Meantime, Panama City’s road system was developed when this was a much sleepier place. Something had to give.

Upon taking office, Martinelli faced the growing challenge head on. First, he took the old Diablo rojo buses (these brightly painted old U.S. school buses had been used for local transportation for decades but had become a main source of traffic chaos) off the roads. The prior two governments had said they wanted to replace these buses; Martinelli actually did replace them (well, most of them). In their place today are modern, air-conditioned buses that follow actual routes.

Part 2 of Martinelli’s plan for addressing the traffic mayhem on Panama City’s streets was to build a metro. Again, the previous two administrations had talked about the need for a metro; Martinelli is actually building a metro…that is set to open next month.

Looking ahead, where will additional growth come from for this market? David highlighted two opportunities:

Tourism

Panama is too small for mass tourism (this country will never be France), but it can leverage its geography (two coasts, lots of islands), its history (pirates, gold route, Spanish, French, and American influences), and its infrastructure to be very competitive as a tourist destination in the region. Tourism is growing, but this part of Panama’s economy remains under-developed.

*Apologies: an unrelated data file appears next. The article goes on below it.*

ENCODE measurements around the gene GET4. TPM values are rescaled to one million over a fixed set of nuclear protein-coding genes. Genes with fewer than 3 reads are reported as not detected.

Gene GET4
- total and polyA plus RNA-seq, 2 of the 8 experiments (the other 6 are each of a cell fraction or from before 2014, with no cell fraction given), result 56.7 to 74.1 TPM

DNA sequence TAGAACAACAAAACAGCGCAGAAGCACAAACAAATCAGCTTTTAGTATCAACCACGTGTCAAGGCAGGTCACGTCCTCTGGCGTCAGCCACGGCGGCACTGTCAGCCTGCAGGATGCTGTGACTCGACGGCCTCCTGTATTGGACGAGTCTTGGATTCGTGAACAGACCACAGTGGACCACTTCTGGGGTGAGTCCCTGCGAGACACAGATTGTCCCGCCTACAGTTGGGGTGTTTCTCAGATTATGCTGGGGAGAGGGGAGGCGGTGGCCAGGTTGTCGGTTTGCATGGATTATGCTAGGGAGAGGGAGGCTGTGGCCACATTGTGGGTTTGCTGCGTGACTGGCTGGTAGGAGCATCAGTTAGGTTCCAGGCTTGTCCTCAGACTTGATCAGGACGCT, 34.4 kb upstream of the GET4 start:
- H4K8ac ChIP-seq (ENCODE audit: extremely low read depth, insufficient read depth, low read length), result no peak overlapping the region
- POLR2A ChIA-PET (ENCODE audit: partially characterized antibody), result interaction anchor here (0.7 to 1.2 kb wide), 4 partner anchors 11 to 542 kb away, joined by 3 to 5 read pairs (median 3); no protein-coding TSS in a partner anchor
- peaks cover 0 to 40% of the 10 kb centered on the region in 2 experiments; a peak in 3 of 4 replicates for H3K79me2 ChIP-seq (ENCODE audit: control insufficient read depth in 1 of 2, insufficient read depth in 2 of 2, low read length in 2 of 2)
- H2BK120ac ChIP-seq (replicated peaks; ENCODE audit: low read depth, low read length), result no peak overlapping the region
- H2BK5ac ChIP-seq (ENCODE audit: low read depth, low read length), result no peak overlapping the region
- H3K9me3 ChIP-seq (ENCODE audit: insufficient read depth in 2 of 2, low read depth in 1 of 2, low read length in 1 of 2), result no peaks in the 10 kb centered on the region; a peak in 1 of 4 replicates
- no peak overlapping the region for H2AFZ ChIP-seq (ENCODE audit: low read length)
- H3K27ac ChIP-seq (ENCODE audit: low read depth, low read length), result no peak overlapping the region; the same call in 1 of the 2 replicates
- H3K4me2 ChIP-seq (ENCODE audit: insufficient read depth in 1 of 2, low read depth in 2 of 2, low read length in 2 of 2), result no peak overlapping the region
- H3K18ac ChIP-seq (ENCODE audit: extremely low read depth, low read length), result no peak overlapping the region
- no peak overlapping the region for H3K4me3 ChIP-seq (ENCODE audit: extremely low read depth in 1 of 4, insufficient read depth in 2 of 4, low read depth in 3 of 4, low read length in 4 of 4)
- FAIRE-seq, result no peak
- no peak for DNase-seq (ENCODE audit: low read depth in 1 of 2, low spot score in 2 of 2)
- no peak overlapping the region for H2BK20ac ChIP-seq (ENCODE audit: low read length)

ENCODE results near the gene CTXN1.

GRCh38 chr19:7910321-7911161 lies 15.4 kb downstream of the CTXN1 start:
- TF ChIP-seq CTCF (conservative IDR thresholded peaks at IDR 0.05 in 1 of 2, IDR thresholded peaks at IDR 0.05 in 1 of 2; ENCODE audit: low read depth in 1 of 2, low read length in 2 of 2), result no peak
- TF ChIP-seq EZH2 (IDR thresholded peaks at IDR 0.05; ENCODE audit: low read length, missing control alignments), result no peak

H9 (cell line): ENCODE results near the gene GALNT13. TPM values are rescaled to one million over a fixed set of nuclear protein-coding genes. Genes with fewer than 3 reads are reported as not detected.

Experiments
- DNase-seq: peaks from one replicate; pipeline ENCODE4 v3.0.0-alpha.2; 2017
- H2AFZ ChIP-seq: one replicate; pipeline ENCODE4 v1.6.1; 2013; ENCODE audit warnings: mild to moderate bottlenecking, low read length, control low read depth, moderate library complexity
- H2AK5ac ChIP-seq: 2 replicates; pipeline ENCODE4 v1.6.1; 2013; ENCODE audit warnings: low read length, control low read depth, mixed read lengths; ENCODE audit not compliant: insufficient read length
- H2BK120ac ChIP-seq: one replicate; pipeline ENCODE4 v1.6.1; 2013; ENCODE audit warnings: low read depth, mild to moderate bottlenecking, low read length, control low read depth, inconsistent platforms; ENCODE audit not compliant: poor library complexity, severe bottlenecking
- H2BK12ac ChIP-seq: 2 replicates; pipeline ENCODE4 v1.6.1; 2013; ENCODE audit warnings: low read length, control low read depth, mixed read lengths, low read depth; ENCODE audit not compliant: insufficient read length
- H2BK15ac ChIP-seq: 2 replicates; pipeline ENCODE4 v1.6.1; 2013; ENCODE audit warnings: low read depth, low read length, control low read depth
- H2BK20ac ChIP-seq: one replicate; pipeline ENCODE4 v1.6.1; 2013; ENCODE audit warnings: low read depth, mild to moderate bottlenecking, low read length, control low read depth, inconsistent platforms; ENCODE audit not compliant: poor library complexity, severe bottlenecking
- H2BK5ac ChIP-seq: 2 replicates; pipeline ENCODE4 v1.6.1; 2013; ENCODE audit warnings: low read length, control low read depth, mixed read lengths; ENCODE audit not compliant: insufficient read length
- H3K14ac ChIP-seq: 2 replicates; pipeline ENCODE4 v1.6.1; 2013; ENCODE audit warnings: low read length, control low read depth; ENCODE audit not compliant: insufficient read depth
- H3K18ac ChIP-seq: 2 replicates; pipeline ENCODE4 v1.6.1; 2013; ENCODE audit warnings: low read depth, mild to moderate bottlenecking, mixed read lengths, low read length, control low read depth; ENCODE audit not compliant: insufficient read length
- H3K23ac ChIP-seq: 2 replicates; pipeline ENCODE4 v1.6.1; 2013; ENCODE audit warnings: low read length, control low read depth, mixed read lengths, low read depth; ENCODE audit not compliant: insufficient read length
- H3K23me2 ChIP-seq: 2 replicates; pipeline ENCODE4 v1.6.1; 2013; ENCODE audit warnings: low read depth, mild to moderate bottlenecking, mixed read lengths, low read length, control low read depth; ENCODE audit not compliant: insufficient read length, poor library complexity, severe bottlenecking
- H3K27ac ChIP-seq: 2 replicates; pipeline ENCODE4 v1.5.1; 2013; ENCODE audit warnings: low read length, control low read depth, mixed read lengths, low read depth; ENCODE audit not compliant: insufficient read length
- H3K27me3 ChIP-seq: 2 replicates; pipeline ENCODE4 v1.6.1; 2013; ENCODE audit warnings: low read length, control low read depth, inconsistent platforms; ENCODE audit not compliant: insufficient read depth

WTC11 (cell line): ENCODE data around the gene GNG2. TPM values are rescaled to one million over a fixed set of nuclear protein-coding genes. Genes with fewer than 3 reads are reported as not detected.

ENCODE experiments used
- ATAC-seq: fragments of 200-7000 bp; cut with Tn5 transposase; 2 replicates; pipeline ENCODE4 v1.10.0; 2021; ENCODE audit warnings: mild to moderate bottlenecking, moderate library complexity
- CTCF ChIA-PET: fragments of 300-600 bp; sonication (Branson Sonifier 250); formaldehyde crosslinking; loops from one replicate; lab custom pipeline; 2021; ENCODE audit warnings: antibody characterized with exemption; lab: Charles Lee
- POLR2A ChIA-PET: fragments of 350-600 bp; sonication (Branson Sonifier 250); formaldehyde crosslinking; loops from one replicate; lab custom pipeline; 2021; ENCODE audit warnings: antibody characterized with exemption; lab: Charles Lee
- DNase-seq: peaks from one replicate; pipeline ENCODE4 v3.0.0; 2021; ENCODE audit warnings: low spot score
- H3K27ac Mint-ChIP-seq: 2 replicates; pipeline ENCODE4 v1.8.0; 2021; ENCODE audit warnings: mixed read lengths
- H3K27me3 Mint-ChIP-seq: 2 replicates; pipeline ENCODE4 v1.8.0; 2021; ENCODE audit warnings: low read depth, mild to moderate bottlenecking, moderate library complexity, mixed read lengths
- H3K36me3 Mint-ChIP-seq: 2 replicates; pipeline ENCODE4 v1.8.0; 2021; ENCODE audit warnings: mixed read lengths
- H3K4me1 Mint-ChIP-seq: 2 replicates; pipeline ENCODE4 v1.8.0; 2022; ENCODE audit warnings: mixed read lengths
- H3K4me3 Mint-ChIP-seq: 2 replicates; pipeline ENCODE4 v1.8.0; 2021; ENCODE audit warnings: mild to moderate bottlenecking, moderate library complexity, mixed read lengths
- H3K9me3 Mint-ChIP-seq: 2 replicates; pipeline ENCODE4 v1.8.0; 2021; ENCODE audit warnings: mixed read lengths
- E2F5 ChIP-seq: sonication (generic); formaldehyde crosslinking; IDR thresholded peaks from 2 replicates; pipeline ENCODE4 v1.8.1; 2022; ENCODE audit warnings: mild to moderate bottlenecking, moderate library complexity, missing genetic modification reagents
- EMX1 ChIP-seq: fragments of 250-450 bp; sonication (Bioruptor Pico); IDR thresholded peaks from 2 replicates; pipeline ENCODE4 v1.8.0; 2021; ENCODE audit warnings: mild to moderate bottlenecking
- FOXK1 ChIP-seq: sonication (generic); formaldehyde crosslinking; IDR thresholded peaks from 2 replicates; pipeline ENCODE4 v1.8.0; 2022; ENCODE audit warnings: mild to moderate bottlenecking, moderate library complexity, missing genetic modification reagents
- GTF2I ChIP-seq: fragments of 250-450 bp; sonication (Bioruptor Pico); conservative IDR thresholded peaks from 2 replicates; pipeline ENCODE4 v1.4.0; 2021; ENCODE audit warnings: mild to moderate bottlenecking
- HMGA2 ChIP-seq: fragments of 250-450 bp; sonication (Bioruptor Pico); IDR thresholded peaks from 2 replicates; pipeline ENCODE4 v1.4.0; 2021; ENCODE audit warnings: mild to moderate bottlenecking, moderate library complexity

Logistics

Since taking control of the Panama Canal, this country has seen three important related milestones—dramatically increased tonnage, prices, and revenues, primarily as a result of reducing transit time from 33 to 23 hours. The Panama Canal returns around US$400 million to the national treasury every year. In a country this size, that’s a lot of money. The ripple effect from this related to the logistics industry is big and growing. The expansion of the canal, when it is complete, will allow for even more traffic (as much as triple the current figures).

The good economic news in Panama is, in fact, great, but, yes, there are points of concern. David highlighted two important ones.

First, the recent tax law fiasco. In December 2013, Panama passed, very briefly, new tax legislation that had the country taxing residents on the basis of their worldwide income. It was a big deal and a really bad idea. The law was repealed Jan. 10, 2014. As David put it, “This was one man, not the government, not the country, but, obviously, the whole thing did some damage.”

The other current concern has to do with the Panama Canal expansion project. If the dispute over sub-contractor overruns isn’t resolved this weekend, work will cease.

And, like the tax fiasco, that’d be a big, bad deal. We figure Martinelli will work out a fix, if not by this weekend then very shortly thereafter. We’ll keep you posted.

Kat Kalashian
Reporting live from the scene of this week’s Live and Invest in Panama Conference